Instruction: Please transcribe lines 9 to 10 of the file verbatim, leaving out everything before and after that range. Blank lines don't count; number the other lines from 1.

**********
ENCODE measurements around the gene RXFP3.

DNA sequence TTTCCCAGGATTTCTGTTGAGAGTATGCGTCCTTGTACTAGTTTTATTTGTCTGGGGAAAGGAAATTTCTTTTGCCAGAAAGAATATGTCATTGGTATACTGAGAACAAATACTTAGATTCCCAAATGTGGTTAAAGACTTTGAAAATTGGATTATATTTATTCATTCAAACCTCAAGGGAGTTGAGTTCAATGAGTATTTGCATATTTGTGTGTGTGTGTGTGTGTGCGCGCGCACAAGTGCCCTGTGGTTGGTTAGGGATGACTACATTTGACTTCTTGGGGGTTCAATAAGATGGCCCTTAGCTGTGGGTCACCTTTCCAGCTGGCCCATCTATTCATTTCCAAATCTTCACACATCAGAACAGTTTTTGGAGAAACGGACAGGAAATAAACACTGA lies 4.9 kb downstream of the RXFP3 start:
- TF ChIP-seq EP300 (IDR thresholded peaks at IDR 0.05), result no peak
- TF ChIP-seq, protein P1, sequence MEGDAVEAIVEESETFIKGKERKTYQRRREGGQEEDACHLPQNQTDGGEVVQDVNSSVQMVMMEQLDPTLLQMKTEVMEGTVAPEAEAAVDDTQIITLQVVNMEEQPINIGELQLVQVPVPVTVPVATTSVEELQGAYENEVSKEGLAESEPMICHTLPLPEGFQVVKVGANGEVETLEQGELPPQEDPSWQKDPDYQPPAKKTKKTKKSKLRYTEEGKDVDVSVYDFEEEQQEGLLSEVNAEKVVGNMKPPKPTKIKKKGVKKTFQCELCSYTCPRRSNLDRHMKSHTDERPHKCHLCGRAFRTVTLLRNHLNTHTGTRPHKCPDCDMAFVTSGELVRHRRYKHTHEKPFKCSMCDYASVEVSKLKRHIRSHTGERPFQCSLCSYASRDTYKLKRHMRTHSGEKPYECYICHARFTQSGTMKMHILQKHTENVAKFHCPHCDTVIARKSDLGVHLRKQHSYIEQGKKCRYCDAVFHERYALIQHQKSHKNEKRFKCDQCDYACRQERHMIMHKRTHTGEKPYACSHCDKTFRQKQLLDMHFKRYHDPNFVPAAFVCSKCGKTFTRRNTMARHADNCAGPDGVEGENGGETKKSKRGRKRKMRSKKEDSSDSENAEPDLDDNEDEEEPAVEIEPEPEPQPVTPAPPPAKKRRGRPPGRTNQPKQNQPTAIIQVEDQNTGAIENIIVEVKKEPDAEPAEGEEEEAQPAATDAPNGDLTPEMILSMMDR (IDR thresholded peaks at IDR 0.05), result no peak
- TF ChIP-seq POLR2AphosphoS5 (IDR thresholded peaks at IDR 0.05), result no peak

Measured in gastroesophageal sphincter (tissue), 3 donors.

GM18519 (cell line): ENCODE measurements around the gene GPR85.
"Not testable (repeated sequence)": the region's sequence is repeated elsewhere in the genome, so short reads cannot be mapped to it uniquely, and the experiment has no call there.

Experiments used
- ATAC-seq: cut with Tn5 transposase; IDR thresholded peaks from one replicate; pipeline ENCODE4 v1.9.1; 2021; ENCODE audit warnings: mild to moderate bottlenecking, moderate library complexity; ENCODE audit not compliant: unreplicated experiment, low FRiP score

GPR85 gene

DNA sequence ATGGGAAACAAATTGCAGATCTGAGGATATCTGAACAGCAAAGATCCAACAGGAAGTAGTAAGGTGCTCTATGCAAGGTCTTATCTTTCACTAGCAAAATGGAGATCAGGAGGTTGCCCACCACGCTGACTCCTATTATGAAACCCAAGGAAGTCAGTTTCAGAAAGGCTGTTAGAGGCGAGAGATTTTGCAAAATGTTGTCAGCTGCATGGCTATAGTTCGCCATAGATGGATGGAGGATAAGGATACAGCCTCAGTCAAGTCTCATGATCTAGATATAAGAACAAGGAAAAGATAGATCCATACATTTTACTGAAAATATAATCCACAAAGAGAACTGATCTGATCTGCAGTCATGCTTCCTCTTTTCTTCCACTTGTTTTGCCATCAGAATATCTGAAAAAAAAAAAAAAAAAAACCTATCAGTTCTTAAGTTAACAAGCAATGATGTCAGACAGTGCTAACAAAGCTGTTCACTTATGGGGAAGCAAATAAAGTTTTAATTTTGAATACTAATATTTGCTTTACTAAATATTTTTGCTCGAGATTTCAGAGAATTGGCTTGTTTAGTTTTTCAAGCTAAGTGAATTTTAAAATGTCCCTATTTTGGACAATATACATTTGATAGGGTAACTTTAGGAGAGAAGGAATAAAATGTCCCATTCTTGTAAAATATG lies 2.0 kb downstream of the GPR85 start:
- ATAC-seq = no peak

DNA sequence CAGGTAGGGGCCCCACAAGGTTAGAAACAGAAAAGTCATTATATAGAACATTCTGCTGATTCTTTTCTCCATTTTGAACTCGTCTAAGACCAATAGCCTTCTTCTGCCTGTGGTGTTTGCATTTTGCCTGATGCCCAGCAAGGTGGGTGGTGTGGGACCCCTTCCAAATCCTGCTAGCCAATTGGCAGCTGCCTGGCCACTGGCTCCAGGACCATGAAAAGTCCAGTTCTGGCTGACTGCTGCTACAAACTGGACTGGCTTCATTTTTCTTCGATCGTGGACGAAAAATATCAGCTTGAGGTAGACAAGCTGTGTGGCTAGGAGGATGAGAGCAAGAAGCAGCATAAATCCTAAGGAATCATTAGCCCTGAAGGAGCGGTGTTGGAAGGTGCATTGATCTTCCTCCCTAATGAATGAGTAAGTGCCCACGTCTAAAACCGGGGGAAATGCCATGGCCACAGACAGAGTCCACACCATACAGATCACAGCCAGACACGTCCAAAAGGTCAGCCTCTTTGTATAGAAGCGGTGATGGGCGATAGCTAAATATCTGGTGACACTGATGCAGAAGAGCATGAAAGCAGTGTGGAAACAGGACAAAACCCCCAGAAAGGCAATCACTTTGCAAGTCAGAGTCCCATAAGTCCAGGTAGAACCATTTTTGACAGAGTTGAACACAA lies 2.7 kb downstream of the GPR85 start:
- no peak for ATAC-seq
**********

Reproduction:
Experiments used
- ATAC-seq: cut with Tn5 transposase; IDR thresholded peaks from one replicate; pipeline ENCODE4 v1.9.1; 2021; ENCODE audit warnings: mild to moderate bottlenecking, moderate library complexity; ENCODE audit not compliant: unreplicated experiment, low FRiP score